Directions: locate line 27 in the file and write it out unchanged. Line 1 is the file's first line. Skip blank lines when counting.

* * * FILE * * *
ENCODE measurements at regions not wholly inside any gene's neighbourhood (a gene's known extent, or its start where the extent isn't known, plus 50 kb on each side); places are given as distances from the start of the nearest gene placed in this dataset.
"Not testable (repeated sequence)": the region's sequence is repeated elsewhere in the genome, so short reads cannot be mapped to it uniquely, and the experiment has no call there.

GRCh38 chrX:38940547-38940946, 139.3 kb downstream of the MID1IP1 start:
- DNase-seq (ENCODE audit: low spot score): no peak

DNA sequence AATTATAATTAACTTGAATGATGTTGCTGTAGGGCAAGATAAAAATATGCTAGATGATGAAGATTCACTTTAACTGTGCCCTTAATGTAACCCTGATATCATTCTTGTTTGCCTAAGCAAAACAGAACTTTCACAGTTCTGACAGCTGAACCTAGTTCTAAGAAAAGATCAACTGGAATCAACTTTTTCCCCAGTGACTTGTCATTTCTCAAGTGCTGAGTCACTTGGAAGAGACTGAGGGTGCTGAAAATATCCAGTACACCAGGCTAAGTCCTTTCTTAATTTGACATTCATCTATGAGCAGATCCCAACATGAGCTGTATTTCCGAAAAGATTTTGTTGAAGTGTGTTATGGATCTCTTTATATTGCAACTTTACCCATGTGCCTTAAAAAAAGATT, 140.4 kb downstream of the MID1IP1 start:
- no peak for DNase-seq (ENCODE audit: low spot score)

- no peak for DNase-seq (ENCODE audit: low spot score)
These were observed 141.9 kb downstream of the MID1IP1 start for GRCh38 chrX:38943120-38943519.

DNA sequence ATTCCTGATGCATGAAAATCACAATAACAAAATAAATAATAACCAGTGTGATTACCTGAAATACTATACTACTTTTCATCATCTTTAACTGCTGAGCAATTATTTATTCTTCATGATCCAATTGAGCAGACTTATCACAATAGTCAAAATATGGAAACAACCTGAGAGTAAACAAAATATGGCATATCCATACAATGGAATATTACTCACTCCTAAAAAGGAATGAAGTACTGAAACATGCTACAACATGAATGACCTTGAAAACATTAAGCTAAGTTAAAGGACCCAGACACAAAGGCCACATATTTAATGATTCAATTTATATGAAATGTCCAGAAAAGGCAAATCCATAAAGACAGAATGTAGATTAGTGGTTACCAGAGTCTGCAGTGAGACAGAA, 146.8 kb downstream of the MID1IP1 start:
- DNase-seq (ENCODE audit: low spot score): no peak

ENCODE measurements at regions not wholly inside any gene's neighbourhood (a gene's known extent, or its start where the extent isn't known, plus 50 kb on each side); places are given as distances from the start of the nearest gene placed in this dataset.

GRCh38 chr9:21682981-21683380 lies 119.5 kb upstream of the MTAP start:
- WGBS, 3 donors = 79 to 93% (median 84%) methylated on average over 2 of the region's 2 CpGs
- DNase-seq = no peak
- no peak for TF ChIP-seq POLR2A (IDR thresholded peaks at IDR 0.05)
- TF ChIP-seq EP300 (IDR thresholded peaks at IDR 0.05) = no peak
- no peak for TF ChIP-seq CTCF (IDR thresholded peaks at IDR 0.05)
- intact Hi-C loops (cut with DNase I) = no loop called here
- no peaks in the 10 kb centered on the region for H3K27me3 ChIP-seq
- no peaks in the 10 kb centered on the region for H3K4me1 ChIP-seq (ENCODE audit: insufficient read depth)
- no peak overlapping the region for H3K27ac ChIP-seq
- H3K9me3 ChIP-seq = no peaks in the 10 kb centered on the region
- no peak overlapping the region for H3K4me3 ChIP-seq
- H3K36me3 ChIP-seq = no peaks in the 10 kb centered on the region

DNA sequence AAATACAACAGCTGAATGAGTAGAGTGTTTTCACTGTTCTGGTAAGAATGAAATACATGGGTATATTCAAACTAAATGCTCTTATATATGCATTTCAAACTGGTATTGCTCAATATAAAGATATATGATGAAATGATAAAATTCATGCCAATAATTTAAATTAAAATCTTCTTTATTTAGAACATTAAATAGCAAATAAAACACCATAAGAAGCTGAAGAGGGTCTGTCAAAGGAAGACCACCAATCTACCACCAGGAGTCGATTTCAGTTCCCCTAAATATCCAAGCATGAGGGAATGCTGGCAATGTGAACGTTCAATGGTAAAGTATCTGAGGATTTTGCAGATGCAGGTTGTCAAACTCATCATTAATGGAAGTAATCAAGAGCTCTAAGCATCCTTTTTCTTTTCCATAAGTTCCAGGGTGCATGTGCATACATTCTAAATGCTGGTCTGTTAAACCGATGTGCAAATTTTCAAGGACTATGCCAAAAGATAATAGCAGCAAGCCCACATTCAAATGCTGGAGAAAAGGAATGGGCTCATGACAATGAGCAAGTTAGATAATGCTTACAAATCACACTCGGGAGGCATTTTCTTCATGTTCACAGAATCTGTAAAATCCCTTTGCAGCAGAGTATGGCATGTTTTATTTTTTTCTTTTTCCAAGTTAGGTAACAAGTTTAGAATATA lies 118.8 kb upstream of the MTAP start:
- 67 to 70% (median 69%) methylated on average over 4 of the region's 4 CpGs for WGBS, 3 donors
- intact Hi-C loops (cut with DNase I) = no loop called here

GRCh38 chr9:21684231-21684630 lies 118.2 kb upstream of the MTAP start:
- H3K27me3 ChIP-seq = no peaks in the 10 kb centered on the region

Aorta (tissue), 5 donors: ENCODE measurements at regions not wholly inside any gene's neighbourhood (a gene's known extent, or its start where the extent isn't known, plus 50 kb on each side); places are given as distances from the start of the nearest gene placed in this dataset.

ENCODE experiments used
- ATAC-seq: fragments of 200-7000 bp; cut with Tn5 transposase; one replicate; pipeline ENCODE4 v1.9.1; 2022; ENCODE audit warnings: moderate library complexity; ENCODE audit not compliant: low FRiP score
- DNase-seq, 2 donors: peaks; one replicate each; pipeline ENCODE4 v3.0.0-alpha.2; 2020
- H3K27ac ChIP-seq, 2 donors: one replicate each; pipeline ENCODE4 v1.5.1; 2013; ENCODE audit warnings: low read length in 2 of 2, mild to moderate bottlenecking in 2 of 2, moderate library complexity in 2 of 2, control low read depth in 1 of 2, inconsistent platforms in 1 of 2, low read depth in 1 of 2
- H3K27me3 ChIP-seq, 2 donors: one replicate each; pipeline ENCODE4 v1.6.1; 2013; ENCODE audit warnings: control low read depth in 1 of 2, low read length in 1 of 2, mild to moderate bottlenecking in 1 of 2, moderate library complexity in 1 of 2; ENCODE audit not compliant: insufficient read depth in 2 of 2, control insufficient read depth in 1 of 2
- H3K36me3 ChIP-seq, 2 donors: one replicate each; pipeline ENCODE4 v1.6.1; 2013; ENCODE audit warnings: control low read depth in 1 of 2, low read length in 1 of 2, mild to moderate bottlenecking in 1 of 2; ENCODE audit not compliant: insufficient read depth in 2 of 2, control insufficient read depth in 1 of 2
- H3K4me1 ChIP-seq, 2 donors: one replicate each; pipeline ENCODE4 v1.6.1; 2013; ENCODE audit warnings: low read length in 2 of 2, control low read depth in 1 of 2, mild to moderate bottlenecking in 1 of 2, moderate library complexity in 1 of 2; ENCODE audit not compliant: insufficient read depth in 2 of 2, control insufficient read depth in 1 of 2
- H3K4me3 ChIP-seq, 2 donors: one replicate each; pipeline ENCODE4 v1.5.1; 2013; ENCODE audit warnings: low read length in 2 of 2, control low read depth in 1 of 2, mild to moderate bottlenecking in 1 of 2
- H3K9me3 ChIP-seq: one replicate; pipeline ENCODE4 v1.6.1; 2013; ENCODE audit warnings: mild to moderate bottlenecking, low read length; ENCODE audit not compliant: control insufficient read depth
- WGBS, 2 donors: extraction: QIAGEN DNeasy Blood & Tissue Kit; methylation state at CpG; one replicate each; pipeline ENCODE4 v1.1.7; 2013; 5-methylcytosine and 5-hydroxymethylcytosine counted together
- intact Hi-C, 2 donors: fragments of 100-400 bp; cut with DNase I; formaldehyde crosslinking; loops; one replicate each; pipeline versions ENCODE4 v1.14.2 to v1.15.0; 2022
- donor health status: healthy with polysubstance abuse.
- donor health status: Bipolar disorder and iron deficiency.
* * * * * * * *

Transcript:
- intact Hi-C loops (cut with DNase I) = no loop called here